How To Find The Hidden Gluten In Foods

A surprising number of people don’t tolerate gluten. Milder symptoms include gas and indigestion. More serious ones include intestinal bleeding and celiac disease.

The milder symptoms mostly show up after eating bread, pasta or anything made from flour. And since gluten also exists in most grains, avoiding these obvious sources may not solve the problem.

Gluten (“glue-ten”) is the protein in grains that makes most baked goods stick together. You find it primarily in four grains, easily remembered using the acronym, “BROW,” short for barley, rye, oats, and wheat. However, recent information shows that all grains have at least a little gluten. Think, ‘sticky rice.’

That should make it easy to spot. Just avoid grains, right?

Unfortunately for those who don’t tolerate it well, gluten hides under a variety of other names. These less obvious names can fool you. But don’t despair, by reading the ingredients of packages you can discover these hidden sources.

Here are some of the names that tell you there is gluten in what you eat. This list comes from the Celiac Disease Foundation:

  • Modified food starch.
  • Hydrolyzed vegetable protein (HVP).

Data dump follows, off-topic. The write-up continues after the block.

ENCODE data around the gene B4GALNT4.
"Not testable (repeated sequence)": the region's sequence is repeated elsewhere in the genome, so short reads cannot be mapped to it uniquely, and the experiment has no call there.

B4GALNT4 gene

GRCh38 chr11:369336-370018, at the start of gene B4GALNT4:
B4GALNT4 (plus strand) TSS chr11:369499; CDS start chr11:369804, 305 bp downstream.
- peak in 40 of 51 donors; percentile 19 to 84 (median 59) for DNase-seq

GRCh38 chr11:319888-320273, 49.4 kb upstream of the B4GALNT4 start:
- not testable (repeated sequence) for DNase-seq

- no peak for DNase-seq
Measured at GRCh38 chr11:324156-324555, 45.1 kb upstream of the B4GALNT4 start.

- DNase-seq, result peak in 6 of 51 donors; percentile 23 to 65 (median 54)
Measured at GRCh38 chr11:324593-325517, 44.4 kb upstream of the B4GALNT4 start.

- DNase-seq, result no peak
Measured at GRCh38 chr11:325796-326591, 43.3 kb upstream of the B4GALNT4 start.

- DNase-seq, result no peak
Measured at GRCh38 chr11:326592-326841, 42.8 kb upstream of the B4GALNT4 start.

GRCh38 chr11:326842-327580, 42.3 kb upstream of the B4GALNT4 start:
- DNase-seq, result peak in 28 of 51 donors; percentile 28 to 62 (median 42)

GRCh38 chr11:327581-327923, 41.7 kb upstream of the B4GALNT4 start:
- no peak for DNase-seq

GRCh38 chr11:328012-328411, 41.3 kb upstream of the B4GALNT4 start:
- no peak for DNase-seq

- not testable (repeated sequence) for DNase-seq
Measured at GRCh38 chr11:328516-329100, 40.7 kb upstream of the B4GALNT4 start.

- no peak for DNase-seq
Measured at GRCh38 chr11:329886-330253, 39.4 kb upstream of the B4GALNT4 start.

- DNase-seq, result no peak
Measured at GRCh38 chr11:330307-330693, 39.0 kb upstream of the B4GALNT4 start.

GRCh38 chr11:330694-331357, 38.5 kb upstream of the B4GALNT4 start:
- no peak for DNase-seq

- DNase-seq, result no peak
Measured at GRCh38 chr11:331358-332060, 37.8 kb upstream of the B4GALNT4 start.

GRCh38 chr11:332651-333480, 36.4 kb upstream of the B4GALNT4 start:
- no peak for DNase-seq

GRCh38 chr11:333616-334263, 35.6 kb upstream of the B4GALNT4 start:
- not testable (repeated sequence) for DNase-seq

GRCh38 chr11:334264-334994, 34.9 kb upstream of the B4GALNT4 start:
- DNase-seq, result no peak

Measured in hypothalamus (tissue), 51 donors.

• Hydrolyzed plant protein (HPP).
  • Texturized vegetable protein (TVP).
  • Malt and other natural flavorings.
  • Vegetable-source imitation meats and seafood.
  • Any other unidentified starch.
  • Binders, fillers, excipients, extenders.

The last item on this list includes those dietary supplements and medications that use binders and fillers to hold them together. That’s one reason you sometimes see, “no binders or fillers” on supplement containers.

You should also review the ingredient list of vinegars and alcohols before you use them. For example, malt vinegars, have gluten in them because they are made from grain and they’re not distilled. And most soy sauce contains wheat.

All the best to you for your health and happiness,

Dr. Bruce Eichelberger

Dr. Bruce

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